Authors who have questions or difficulties with the policy, or readers who have difficulty accessing data, are encouraged to contact the relevant journal office or email@example.com.
Acceptable data-sharing methods
Data deposition (strongly recommended): All data and related metadata underlying the findings reported in a submitted manuscript should be deposited in an appropriate public repository2, unless already provided as part of the submitted article. Repositories may be either subject-specific (where these exist) and accept specific types of structured data, or generalist repositories that accept multiple datatypes, such as Dryad . Guidance on acceptable repositories is included below2. The Data Availability Statement must specify that data are deposited publicly and list the name(s) of repositories along with digital object identifiers or accession numbers for the relevant datasets. In some cases authors may not be able to obtain DOIs or accession numbers until the manuscript is accepted; in these cases, the authors must provide these numbers at acceptance. In all other cases, these numbers must be provided at submission.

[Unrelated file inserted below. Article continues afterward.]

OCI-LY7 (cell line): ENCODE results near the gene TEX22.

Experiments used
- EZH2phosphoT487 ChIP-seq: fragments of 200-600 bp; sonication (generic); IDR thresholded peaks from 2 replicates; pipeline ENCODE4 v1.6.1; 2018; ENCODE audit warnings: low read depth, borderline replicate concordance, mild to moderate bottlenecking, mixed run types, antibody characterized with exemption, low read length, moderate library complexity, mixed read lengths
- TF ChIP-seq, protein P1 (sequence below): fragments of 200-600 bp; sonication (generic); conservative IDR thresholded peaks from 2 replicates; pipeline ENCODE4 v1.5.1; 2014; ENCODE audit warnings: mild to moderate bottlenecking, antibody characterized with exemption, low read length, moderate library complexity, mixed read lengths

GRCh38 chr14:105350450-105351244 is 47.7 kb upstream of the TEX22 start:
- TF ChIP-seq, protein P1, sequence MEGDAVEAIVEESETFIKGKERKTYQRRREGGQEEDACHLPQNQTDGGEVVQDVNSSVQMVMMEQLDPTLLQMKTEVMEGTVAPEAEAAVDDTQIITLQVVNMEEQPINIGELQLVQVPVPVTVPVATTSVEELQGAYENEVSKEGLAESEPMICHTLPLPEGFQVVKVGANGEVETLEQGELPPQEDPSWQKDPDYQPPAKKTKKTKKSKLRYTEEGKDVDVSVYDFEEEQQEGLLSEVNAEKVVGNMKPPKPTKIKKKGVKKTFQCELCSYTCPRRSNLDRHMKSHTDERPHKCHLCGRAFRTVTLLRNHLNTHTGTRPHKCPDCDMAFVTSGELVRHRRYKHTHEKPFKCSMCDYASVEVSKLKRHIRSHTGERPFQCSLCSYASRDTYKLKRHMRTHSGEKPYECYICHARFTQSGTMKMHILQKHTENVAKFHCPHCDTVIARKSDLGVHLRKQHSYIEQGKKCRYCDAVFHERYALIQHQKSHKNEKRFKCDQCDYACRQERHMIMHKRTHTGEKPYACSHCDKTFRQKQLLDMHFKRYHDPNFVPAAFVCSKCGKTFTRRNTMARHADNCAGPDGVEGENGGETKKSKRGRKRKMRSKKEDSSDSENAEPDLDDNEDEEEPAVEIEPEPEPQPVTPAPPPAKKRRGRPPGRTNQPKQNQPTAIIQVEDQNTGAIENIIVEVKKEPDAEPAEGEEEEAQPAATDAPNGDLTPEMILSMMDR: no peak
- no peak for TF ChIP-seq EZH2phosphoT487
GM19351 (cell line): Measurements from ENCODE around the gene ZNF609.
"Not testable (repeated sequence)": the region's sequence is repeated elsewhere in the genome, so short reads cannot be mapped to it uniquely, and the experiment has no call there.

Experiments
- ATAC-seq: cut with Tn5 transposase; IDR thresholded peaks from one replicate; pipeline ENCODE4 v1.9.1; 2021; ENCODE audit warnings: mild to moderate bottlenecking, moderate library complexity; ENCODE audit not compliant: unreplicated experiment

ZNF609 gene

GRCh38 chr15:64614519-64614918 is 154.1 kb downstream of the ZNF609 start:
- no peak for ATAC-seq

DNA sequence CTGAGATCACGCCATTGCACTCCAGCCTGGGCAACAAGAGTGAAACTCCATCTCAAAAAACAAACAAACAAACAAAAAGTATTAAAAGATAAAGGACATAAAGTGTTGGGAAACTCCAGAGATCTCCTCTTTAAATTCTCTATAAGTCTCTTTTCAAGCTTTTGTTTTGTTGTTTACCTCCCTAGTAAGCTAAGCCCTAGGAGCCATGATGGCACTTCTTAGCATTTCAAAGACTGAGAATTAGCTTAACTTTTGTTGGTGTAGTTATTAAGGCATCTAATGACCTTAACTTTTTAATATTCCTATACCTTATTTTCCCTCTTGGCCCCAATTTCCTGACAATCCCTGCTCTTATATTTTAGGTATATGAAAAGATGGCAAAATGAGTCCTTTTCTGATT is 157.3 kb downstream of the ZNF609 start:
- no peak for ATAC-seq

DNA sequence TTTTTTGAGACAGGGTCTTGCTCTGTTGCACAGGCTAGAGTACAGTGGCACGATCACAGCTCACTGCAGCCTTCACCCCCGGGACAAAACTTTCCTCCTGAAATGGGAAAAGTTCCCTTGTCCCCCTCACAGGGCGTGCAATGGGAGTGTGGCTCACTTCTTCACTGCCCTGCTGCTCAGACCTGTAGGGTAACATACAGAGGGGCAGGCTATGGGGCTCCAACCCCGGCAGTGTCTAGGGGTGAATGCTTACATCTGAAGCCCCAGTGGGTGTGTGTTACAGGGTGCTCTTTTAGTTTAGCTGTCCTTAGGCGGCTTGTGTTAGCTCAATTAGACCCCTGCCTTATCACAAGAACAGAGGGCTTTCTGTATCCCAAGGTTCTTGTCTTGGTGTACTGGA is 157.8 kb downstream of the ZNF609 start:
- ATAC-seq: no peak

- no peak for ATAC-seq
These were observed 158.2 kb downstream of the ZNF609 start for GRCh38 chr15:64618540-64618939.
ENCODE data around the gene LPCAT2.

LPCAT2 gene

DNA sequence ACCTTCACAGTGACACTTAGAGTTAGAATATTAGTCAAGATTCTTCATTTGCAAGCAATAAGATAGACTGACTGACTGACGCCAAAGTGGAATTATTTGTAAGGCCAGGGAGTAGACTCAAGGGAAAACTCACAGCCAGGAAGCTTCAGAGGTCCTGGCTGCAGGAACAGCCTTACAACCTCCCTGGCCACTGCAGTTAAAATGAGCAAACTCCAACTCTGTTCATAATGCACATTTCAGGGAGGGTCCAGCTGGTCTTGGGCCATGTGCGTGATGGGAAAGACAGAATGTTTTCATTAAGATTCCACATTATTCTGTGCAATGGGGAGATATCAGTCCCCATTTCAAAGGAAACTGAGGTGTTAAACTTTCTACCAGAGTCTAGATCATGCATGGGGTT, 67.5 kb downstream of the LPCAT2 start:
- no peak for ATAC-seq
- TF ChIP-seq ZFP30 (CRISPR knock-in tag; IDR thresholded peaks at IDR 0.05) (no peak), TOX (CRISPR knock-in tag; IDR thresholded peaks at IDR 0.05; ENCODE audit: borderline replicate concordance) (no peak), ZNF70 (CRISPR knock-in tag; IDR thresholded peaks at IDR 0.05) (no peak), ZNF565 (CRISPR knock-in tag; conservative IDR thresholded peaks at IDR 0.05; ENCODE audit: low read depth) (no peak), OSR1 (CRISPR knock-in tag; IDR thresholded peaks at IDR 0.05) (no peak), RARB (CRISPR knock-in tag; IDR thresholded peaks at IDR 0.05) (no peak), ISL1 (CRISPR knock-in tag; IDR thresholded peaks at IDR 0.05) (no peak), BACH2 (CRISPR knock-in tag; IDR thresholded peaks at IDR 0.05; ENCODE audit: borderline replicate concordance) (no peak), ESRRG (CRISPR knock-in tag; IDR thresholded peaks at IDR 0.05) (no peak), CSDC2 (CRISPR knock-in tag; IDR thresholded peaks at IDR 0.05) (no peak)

Data in supporting information files: For smaller datasets and certain data types, authors may upload data as supporting information files  accompanying the manuscript. Authors should take care to maximize the accessibility and reusability of the data by selecting a file format from which data can be efficiently extracted (for example, spreadsheets are preferable to PDF when providing tabulated data).
If data deposition or provision in supporting information is not ethical or legal (e.g., underlying data pose privacy or legal concerns, or include human participants3), the following two methods may be acceptable alternatives, subject to case-by-case evaluation:
Data made available to all interested researchers upon request: Data Availability Statement must specify “Data available on request” and identify the group to which requests should be submitted (e.g., a named data access committee or named ethics committee). The reasons for restrictions on public data deposition must also be specified. Note that it is not acceptable for the authors to be the sole named individuals responsible for ensuring data access.
Data available from third party: In the case of a primary dataset that was not originally generated by the authors of the submitted manuscript, appropriate data sharing may require that interested researchers obtain third-party data independently from the named original source. In this case, the Data Availability Statement must state the source of the data with full citation and, if the dataset cannot be provided, indicate “Data available from (named source).” The reasons for restrictions on public data deposition must also be specified.